Customer-focused Incentives

Jakarta’s microbus drivers were previously paid out of passenger fares only, which encouraged them to only pick up as many passengers as possible, with no incentives for a safe, comfortable, or efficient ride. Buses often left late, waiting to be full of passengers before leaving, and indirect routes to continue packing the bus were common. Today, all of the city’s microbus cooperatives now pay drivers salaries, although they remain independent operators within contract. Transjakarta provides a guaranteed salary to each driver in exchange for following a predetermined route on a set schedule. The salary rate also encourages drivers to drive longer routes that may include fewer passengers, but enable Transjakarta to reach new areas of the city. Drivers can now focus on providing service, safety, and following their routes in a timely fashion. Previously common behaviors like speeding or skipping stops are no longer necessary. 

The initial push for integration was difficult as the partnership provided unknown factors, but after leading few collectives integrated with Transjakarta, others joined. One of the unexpected assists in the process was the head-to-head competition on some routes. Once collectives integrated with Transjakarta, they ran on specified routes but the unintegrated collectives, without formal routes would pick up passengers on the same routes – giving passengers an opportunity to participate in either service and observe the differences. This direct comparison highlighted the improvements Transjakarta provided for the passenger base. There was reliability in service and improved rider experience. Once some collectives integrated, many more caught on quickly as both drivers and passengers saw the clear improvements and chose Transjakarta over non-integrated services. Transjakarta has since signed contracts with all 11 microbus services.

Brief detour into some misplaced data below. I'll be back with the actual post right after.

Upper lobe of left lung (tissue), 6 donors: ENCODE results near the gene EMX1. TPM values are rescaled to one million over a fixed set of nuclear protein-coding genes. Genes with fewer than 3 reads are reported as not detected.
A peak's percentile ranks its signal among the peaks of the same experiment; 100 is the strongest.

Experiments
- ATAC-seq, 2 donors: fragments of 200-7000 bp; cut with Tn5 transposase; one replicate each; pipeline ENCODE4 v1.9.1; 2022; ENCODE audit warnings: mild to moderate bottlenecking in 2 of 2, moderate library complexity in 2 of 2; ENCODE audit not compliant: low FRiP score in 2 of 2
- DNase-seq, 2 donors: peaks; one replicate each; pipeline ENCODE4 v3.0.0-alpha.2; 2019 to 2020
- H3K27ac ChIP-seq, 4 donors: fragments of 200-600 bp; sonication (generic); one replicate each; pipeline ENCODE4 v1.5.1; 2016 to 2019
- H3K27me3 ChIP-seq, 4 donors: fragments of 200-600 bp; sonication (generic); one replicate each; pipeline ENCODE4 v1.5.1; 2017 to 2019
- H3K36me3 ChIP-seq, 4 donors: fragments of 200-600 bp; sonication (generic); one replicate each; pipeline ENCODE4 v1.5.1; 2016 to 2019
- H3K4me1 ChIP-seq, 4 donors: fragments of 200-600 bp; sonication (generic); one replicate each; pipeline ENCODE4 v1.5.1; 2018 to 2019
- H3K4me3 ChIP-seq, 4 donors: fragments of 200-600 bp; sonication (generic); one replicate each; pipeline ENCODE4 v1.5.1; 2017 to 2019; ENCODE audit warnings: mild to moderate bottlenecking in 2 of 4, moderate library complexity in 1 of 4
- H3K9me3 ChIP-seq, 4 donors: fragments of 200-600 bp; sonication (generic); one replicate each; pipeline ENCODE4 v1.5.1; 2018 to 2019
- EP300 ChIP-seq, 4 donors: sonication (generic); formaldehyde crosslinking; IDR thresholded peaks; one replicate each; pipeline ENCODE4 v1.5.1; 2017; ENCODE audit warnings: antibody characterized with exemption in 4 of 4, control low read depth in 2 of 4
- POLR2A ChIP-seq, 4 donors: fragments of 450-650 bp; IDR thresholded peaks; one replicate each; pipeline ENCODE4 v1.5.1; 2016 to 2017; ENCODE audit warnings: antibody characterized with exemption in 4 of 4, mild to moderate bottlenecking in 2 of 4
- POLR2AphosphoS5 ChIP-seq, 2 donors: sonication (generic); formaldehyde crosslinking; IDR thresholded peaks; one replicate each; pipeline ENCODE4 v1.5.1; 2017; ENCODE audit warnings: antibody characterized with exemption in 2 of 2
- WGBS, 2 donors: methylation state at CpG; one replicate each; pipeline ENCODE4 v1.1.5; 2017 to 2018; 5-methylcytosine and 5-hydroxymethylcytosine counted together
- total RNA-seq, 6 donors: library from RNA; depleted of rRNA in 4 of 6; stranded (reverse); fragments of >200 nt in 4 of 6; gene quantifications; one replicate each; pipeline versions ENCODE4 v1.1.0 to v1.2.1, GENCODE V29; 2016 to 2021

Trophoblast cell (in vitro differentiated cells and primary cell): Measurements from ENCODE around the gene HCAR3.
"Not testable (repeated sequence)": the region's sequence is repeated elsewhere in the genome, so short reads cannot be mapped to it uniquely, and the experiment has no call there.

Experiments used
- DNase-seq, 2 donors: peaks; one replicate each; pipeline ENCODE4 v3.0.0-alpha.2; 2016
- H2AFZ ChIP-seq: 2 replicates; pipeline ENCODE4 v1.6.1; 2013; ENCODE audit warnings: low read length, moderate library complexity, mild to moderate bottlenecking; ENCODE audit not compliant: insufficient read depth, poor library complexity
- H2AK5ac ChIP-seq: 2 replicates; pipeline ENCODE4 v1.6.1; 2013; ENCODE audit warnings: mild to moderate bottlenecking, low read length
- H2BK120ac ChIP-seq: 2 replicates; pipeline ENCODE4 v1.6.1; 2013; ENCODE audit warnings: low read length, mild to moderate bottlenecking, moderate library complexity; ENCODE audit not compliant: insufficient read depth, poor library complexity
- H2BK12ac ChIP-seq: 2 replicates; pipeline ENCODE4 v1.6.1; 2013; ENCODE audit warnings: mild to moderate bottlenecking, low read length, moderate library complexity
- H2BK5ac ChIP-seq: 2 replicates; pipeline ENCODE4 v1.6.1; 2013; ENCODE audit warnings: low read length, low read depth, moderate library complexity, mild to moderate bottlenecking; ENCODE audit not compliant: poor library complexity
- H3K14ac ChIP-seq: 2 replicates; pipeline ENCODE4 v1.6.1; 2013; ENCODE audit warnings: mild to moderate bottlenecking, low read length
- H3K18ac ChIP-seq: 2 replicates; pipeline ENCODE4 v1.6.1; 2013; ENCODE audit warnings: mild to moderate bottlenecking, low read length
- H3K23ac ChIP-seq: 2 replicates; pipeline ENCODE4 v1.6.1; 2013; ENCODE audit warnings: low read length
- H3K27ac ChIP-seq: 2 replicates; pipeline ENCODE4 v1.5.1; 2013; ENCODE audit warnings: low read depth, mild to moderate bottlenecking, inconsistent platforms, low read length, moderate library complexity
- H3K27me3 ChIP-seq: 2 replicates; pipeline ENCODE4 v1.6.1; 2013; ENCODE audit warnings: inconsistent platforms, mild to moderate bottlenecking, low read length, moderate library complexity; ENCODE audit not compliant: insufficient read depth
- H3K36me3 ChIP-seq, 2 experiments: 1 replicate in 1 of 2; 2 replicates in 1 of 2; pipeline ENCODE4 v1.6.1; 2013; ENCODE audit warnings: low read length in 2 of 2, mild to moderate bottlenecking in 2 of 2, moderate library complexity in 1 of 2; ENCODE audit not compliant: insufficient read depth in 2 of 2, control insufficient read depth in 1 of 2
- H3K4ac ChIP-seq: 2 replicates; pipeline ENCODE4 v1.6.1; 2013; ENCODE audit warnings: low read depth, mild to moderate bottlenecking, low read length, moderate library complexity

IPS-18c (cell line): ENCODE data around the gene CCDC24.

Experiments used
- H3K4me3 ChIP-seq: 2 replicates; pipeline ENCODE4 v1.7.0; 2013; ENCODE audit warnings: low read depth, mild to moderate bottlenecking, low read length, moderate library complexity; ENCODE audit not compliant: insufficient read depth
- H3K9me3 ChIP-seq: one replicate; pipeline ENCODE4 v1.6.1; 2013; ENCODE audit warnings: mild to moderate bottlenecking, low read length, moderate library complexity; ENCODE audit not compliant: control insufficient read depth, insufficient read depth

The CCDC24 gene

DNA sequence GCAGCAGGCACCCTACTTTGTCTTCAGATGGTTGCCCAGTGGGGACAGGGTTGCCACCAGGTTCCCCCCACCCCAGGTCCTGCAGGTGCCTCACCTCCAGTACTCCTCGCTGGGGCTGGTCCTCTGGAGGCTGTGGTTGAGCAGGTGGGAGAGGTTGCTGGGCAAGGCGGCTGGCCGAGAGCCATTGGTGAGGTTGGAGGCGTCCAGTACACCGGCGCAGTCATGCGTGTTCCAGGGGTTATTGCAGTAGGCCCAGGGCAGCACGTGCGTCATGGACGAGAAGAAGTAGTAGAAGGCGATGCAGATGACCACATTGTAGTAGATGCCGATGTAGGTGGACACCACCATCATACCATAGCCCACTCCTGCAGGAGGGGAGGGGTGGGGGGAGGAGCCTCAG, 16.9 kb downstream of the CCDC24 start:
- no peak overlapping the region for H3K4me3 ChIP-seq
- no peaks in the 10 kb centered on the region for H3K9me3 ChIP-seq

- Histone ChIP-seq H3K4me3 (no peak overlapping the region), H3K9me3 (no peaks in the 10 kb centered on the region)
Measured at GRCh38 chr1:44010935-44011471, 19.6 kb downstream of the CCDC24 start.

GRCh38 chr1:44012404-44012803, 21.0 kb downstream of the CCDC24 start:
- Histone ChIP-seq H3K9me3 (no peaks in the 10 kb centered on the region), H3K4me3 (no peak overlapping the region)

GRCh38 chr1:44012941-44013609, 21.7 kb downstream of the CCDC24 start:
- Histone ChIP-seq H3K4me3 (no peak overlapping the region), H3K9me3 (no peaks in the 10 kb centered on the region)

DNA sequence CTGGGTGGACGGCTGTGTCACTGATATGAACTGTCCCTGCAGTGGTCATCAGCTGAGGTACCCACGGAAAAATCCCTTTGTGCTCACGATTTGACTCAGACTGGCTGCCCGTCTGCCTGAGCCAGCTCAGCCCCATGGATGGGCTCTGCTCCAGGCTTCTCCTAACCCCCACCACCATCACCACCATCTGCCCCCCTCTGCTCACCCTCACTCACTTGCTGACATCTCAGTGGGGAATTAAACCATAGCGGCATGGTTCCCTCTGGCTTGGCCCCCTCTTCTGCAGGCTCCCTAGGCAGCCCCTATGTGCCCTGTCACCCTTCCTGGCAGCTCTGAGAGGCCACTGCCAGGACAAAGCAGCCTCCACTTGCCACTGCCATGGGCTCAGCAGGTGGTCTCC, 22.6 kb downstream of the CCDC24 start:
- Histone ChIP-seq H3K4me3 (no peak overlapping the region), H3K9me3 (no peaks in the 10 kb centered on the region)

Minimum Services Standard

Transjakarta has developed a set of Minimum Service Standards (MSS) that each cooperative had to agree to in their contract negotiations. The MSS require driver behavior that provides a safe, comfortable, and efficient journey for passengers and also regulates the fleet condition to meet specific criteria on body condition and cleanliness. Under the MSS, drivers cannot exceed a speed of 50 kilometers per hour and are required to stop at all designated stops. All drivers now receive training by Transjakarta on safe driving. Drivers are also trained to look for and respond to sexual harassment and to be aware of the safety of women and children, many of whom have very few other transportation options. If the MSS are not met the operators are fined by Transjakarta.  

Moving Forward

The progress Jakarta has made in the last few years is encouraging, but the work is far from over. Next steps include upgrading the microbuses, and ensuring a high standard of maintenance going forward. Ticket readers in microbuses have run into IT problems, which requires Transjakarta to cover some fares until the problem is fixed. However, having predictable, and safer commutes has been a game changer for hundreds of thousands of people in Jakarta, and ridership is continuing to climb as a result.